The privileged access management (PAM) market – also known as privileged identity management or privileged user management – has been around for decades, yet by most accounts the sector has not quite gained the notoriety (and budget dollars) of its 'sexier' infosec relatives such as advanced threat detection, anti-malware or even its close cousin, identity and access management. That appears to be changing, thanks in part to the deluge of security breaches in the past year that have garnered tons of press and raised awareness of the importance of protecting high-value targets and resources. The common denominator of many of these incidents is that after the initial breach, most attackers look to move laterally within the organization and target privileged accounts or credentials that provide access to sensitive and potentially valuable information. After digesting a string of acquisitions that took place during a rollup strategy put in place under a previous management regime, BeyondTrust has devoted several years and numerous product releases to ensuring that all of the pieces fit together, the centerpiece of which is a new platform plan that brings together its various privileged and vulnerability management products behind a single interface, BeyondInsight. Under new private equity (PE) owner Veritas Capital, the company has embarked on an aggressive hiring initiative to help it maintain a growth rate in excess of the PAM market.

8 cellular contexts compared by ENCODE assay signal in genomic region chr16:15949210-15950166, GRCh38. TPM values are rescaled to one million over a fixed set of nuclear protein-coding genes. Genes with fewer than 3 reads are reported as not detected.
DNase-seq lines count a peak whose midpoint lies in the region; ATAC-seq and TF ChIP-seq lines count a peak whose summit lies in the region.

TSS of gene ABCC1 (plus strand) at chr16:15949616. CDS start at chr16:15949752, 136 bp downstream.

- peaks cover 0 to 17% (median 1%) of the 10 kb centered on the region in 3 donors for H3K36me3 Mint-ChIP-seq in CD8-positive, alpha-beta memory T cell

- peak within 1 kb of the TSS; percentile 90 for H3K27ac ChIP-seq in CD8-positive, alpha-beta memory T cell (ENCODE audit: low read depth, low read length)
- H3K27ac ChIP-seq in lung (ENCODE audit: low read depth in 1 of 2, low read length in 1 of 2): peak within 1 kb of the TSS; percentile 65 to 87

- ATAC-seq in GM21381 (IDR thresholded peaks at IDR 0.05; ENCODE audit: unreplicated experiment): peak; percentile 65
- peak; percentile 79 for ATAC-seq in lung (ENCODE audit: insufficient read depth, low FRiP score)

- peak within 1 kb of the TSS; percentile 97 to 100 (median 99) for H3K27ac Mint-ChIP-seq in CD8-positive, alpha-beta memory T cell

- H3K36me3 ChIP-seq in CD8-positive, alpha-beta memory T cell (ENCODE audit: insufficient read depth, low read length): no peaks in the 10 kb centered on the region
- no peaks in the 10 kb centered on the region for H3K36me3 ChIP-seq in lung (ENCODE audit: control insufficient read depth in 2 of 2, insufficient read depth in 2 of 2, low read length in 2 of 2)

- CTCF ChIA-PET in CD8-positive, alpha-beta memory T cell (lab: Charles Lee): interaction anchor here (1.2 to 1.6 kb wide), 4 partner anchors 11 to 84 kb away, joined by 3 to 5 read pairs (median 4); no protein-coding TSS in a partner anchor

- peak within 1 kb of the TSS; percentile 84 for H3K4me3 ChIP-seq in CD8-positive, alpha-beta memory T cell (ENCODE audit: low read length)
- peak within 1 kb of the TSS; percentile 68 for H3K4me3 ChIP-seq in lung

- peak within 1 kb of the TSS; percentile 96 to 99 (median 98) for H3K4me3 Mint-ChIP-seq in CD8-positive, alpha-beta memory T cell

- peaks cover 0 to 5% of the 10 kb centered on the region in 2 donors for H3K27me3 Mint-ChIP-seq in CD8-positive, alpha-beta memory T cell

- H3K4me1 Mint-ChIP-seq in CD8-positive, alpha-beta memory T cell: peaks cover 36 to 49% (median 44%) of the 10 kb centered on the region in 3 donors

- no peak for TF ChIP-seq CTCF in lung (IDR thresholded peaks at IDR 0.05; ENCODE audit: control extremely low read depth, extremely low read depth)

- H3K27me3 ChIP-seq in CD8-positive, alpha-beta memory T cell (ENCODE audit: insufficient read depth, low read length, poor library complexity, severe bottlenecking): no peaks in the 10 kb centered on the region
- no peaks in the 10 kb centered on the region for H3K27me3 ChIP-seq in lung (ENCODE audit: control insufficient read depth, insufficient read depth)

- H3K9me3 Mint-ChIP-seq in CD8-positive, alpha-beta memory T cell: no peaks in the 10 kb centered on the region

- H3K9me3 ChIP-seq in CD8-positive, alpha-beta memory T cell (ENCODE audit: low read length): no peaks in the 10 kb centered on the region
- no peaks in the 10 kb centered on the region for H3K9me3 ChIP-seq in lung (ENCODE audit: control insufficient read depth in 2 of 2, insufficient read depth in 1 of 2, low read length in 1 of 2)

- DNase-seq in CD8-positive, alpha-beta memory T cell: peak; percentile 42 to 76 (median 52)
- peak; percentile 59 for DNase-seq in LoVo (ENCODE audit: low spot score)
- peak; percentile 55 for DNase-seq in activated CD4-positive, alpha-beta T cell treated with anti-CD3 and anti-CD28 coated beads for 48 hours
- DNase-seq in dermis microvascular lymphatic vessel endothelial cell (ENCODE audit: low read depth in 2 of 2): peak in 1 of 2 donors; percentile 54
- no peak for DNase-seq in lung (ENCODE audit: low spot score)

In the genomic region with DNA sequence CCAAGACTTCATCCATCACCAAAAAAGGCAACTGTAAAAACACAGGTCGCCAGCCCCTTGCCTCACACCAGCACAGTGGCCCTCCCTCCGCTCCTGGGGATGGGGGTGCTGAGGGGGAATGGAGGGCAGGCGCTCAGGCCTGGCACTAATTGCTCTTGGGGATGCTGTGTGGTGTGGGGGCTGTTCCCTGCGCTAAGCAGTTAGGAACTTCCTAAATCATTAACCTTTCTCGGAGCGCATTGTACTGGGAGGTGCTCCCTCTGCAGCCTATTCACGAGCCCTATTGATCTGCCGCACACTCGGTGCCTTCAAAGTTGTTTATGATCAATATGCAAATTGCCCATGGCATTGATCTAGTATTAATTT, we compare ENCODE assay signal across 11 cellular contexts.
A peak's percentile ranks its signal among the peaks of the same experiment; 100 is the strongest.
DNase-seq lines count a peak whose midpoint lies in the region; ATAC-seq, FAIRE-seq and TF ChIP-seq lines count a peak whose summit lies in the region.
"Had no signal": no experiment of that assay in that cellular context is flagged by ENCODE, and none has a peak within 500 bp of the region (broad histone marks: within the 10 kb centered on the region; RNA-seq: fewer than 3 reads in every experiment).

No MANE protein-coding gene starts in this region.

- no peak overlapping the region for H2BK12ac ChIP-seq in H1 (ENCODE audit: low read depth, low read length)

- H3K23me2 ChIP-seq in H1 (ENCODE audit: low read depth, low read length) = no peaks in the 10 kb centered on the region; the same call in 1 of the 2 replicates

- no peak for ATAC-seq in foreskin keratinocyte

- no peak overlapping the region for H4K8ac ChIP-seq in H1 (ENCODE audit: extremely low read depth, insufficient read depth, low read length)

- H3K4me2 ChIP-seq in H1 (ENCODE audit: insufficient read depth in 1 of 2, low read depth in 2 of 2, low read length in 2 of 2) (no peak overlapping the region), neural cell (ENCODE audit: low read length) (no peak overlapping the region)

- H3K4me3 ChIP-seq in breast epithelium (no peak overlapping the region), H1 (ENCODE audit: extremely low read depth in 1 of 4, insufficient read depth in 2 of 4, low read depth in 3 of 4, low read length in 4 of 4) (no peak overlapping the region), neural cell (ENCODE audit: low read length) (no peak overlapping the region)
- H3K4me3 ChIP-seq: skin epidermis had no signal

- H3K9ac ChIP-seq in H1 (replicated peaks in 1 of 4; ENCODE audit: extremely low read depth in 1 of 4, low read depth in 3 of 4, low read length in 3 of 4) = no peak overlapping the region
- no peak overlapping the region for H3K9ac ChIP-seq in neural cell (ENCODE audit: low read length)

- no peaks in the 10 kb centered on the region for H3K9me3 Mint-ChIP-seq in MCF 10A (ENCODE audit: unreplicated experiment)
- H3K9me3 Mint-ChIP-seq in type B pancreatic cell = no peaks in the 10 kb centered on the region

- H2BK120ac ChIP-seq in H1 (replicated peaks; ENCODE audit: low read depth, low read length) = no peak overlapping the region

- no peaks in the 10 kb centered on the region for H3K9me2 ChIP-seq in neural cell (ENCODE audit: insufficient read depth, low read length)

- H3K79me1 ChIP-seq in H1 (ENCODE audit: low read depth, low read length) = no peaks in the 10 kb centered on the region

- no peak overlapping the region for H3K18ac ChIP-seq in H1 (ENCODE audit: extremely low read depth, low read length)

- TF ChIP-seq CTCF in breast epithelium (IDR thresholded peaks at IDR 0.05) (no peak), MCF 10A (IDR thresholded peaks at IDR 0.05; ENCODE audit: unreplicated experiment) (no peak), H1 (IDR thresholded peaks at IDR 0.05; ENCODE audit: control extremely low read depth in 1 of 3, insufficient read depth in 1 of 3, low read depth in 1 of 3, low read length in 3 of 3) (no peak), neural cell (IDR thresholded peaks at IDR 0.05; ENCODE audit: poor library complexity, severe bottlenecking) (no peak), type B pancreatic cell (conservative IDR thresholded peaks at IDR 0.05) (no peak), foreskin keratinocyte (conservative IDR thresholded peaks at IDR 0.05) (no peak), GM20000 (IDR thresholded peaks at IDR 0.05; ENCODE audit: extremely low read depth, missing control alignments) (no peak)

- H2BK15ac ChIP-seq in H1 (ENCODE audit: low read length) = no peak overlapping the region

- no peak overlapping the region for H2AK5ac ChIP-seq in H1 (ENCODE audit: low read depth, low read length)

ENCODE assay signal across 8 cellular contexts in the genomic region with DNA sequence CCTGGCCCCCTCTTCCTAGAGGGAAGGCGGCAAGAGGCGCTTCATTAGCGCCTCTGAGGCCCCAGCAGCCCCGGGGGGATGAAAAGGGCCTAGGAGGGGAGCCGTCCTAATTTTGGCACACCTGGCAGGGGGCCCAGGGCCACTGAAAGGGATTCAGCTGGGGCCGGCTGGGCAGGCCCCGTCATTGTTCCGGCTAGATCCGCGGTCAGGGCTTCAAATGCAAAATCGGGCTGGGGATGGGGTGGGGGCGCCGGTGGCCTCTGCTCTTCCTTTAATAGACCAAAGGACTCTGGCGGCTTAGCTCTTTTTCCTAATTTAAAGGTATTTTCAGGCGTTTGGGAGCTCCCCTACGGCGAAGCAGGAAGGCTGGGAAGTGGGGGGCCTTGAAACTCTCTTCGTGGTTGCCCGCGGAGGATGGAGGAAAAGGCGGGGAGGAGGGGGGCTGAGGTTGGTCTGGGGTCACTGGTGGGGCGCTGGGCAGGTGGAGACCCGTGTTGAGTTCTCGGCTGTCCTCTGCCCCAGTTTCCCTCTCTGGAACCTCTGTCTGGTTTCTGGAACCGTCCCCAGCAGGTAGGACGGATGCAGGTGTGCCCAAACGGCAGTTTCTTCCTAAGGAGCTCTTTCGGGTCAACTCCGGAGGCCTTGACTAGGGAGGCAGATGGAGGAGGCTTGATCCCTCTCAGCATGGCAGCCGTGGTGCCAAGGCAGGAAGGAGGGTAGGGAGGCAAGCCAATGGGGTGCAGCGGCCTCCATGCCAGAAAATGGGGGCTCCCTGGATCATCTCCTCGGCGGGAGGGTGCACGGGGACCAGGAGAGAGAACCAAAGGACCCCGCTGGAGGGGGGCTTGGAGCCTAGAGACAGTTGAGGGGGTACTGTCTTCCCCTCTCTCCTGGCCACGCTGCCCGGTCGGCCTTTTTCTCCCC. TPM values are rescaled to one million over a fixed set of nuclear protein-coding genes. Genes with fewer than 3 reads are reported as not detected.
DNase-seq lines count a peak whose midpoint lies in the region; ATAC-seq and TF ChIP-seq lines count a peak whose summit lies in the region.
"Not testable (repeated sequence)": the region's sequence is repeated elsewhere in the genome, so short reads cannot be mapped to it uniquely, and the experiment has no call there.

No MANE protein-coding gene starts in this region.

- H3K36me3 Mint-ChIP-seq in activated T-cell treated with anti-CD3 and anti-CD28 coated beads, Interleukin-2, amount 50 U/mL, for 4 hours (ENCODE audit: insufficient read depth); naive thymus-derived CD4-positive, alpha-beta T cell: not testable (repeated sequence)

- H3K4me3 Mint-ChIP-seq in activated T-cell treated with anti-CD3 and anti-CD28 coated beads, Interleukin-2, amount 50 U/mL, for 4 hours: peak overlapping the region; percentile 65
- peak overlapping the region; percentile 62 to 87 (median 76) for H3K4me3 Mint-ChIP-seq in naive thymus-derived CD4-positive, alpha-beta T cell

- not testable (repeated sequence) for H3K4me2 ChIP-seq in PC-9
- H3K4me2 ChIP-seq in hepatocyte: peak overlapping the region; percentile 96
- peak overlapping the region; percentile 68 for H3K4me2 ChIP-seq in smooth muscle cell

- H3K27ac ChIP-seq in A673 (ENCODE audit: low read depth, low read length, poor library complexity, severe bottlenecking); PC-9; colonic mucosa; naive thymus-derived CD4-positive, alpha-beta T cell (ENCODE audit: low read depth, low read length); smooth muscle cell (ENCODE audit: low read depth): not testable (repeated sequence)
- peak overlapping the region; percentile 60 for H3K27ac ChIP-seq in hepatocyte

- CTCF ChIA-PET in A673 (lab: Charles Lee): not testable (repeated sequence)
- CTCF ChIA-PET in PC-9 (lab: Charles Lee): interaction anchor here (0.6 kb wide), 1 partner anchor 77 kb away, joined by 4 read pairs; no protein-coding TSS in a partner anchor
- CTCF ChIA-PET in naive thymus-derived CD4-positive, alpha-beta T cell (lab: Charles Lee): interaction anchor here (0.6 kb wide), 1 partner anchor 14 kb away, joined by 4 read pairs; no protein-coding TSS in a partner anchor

The 451 Take
As we have commented regarding other areas of information security (infosec), platform strategies are inherently sensible – tying together multiple products behind a single UI should be a relief to beleaguered CISOs that are already struggling to manage a mélange of point products, with cloud, mobile and 'big data' likely to place additional strains on already stretched internal security staff. Of course, the challenge is to provide a truly integrated suite and not just cobble together a bunch of second-rate offerings, and though BeyondTrust has made great strides tying its acquired properties together, there is still room for further integration work and feature enhancements. That said, the PAM space still largely consists of niche providers that solve discrete pieces of the privileged management puzzle, and a more comprehensive platform could resonate with customers seeking more than short-term tactical services. While the PAM market is growing significantly, the vulnerability management (VM) space is a mature, slower-growth one. The logic of combining PAM and VM is sound, but the reality is that the two sectors have historically addressed different internal buying centers, and synergies between them have been slow to materialize.. However, thanks to the growing role of privilege abuse in recent data breaches, we sense that is slowly changing. Until the tide fully turns, the VM side of the house